Doctor insights on:
Atropine Sublingual Drops
Dry secretions: Atropine drops help dry up secretions that a patient is unable to clear on their own. Secretions can pool in the throat and cause the breathing to become noisy. Those noisy breathing can be unsettling to the families. The patient in hospice may be aware or not of the secretions ...Read more
Dilation/blurring: Atropine is a powerful mydriatic (dlator) and cycloplegic (paralyzes focusing muscles). It has both therapeutic and diagnostic uses in the field op ophthalmology. Atropine will dilate the pupil and paralyze near focusing muscles for as long as two weeks. It is often used to treat uveitis, treat amblyopia in a child and obtain a true cycloplegic refraction in a child. ...Read more
Atropine drops: Can last for one werk.Get a more detailed answer ›
How often and for how long should I be taking Atropine drops for iritis? When should the discomfort and light sensitivity go away?
Depends: You probably are seeing an ophthalmologist (I hope not an optometrist) for this potentially serious medical condition. Atropine helps by relaxing the internal eye muscles and also helping to prevent internal adhesions (synechia) between the iris and the lens. Atropine helps as long as the inflammation continues which depends mostly on the response to steroids which I assume you are also taking. ...Read more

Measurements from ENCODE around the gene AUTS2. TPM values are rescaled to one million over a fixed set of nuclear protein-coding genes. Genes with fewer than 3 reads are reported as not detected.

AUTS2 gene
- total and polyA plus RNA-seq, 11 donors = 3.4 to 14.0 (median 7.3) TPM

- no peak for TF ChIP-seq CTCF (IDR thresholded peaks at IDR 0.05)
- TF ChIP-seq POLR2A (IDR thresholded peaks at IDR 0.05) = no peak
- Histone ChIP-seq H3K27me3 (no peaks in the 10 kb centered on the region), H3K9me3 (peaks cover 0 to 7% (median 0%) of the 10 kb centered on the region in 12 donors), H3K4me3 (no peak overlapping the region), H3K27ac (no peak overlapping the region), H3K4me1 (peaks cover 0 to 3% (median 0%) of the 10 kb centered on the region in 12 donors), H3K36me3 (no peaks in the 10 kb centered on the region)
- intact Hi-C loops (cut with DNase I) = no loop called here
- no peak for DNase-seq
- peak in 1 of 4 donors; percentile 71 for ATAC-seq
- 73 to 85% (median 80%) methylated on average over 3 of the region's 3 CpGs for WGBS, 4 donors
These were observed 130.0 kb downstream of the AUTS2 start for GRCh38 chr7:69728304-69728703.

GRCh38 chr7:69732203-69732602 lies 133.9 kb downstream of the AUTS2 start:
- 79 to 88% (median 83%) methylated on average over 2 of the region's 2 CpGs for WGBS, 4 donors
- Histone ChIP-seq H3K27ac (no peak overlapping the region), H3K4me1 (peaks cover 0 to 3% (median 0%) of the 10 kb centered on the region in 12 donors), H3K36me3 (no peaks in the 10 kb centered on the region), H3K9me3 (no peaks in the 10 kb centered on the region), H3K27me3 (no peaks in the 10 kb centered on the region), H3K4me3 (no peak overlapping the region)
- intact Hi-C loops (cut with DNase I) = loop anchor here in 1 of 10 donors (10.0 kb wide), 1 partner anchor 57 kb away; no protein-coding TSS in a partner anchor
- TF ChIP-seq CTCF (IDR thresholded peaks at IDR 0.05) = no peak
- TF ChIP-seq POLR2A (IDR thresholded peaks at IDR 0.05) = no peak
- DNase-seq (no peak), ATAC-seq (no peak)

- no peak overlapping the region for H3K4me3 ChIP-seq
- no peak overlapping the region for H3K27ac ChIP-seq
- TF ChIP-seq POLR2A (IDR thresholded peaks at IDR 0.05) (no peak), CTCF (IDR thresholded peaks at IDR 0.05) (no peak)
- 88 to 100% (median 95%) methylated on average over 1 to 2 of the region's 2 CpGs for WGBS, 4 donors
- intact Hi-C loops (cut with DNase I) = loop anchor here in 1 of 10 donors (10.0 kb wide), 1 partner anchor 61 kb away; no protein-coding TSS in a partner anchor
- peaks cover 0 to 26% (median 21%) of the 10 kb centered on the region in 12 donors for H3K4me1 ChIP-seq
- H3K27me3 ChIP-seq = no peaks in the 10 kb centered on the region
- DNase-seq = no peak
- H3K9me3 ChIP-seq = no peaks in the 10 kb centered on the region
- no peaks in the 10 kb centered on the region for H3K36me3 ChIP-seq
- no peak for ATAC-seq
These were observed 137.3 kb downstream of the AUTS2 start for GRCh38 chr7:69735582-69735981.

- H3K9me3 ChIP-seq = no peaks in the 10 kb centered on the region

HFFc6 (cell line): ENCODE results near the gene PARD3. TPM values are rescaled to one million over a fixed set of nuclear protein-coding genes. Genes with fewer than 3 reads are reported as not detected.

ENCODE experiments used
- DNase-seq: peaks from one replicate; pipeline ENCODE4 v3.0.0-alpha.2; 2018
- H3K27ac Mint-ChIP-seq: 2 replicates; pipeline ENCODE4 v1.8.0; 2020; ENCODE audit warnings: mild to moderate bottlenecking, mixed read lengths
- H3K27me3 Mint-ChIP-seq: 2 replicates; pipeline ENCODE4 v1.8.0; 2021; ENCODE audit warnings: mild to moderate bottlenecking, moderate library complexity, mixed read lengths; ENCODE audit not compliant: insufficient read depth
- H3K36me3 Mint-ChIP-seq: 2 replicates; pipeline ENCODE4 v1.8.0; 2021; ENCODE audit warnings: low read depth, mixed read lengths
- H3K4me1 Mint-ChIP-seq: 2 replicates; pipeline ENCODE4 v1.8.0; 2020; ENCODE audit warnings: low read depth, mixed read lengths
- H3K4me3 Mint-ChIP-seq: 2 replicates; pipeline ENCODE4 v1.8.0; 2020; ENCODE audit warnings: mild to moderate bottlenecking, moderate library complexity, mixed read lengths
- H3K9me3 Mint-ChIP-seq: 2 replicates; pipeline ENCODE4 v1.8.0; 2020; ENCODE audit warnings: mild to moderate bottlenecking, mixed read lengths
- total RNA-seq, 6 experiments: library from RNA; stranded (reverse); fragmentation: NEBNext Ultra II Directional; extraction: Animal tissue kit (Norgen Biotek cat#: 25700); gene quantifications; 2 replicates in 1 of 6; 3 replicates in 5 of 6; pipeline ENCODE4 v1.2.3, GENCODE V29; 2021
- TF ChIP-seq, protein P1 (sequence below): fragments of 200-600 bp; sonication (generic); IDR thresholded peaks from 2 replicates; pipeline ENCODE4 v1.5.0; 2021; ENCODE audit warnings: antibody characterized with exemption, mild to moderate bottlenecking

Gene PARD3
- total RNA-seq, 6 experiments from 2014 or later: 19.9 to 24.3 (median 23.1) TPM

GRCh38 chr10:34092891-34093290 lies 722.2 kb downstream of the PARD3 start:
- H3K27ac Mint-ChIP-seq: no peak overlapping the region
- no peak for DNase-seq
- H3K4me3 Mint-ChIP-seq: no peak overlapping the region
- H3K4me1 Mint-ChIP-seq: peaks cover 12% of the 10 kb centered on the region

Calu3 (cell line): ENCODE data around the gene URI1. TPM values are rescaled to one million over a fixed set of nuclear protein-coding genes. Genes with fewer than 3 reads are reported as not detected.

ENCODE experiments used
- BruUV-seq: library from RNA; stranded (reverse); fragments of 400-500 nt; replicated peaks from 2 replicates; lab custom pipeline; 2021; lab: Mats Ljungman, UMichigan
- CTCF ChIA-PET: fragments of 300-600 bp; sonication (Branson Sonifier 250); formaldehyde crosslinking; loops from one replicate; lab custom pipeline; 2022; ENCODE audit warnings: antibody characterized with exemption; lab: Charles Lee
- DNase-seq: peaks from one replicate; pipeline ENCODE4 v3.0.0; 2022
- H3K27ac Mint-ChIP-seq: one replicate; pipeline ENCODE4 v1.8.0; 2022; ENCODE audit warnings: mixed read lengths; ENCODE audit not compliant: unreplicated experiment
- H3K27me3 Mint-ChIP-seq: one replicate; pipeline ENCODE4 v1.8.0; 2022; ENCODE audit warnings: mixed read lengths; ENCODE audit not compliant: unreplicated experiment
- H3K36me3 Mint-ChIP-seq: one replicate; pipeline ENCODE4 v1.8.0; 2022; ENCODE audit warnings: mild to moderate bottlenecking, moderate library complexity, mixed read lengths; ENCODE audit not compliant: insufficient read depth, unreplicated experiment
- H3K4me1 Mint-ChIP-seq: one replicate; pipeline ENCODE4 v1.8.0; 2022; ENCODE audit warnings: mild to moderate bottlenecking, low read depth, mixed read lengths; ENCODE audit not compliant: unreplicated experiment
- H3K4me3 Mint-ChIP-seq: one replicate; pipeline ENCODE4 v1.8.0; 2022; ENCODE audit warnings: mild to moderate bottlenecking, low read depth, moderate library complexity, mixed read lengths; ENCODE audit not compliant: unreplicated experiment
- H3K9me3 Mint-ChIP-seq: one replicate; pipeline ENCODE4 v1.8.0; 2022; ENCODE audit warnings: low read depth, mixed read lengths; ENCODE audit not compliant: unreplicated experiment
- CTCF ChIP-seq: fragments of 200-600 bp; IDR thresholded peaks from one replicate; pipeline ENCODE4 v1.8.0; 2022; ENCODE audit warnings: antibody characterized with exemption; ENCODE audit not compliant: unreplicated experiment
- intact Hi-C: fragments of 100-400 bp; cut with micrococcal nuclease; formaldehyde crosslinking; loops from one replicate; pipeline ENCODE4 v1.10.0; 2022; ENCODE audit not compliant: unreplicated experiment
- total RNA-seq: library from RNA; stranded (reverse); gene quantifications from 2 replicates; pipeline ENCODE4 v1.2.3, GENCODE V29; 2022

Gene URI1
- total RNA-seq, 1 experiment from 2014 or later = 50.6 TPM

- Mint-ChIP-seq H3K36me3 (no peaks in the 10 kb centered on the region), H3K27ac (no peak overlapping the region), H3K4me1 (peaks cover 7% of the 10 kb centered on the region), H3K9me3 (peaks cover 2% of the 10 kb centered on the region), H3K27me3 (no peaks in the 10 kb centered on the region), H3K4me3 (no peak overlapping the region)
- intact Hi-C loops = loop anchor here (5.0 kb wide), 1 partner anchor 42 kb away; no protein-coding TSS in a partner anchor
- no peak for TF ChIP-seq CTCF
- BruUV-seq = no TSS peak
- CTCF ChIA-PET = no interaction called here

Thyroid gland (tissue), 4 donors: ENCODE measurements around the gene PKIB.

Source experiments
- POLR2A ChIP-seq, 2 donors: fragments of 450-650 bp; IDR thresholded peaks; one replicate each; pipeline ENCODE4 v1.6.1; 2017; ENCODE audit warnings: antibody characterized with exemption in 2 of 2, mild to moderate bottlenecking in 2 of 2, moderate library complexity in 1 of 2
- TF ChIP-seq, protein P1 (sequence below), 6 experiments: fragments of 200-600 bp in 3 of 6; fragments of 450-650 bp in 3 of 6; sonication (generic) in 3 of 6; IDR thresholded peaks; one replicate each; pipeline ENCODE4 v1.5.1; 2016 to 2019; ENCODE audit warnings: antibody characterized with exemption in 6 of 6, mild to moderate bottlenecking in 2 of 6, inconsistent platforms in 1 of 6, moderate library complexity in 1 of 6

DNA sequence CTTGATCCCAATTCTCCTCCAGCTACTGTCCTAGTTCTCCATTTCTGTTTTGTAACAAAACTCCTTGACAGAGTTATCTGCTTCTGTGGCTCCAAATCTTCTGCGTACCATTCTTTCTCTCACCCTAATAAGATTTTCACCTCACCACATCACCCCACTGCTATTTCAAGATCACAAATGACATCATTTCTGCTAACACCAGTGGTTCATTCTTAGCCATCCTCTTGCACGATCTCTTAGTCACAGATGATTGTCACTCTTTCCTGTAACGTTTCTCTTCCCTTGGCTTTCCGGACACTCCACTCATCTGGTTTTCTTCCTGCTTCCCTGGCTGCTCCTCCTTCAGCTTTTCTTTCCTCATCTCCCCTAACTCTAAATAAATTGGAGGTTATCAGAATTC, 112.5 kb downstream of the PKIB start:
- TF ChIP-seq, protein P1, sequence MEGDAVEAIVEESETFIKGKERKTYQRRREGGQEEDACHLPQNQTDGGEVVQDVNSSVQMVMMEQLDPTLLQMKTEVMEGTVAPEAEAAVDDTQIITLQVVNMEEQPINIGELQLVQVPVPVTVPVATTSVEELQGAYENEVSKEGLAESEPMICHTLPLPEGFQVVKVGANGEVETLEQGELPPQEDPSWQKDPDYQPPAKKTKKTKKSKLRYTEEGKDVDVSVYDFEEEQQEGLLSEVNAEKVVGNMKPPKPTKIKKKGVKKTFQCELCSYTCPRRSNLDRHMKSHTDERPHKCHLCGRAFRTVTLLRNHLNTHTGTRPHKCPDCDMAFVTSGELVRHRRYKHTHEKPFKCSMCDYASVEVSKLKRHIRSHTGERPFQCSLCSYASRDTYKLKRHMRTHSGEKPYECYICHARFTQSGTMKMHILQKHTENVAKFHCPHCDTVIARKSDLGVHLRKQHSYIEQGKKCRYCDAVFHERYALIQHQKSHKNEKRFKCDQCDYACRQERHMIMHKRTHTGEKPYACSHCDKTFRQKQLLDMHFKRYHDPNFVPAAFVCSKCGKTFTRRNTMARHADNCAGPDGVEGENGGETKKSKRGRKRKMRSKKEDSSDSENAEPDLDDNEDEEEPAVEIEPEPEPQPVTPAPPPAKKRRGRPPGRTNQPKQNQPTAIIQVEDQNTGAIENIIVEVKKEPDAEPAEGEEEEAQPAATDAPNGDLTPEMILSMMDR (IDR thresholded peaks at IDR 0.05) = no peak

I am taking Atropine drops for iritis, is it normal to have a bad taste in my mouth after taking the drops? The taste causes me to gag.
Yes, and use another: Technique of placing your finger on your lower puncta (opening to tear duct) to reduce it going down your nose into your throat. That might help! ...Read more
Does anyone know if atropine drops can correct an eye that has peripheal vision loss from a hemispherectomy?
No: No eye drop or procedure can change the fact that half the brain has been removed. ...Read more
Dr. Prescribed several eye drops including atropine for pain caused by increased eye pressure but I've heard atropine is not good for glaucoma.
Different type: Glaucoma of the classic type (open angle) requires medication and sometimes surgery. Glaucoma termed "acute" is due to an anatomical issue in the eye which can be precipitated by pupillary dilators such as atropine. Your eye doctor has no doubt ruled this out as a possibility so that Atropine in your case would be safe to use. ...Read more
I took atropine eye drops to ease with corneal abrasion a week ago. Any meds I can take to make its dilating effects go away faster?
Not really: Remember that the visual loss does not originate in the eye (think of a normal video camera as the eye) but in the brain (think of a bad video cable sending only half the message). Opening up the lens aperture wider does not send an image through the defective portion of the cable. ...Read more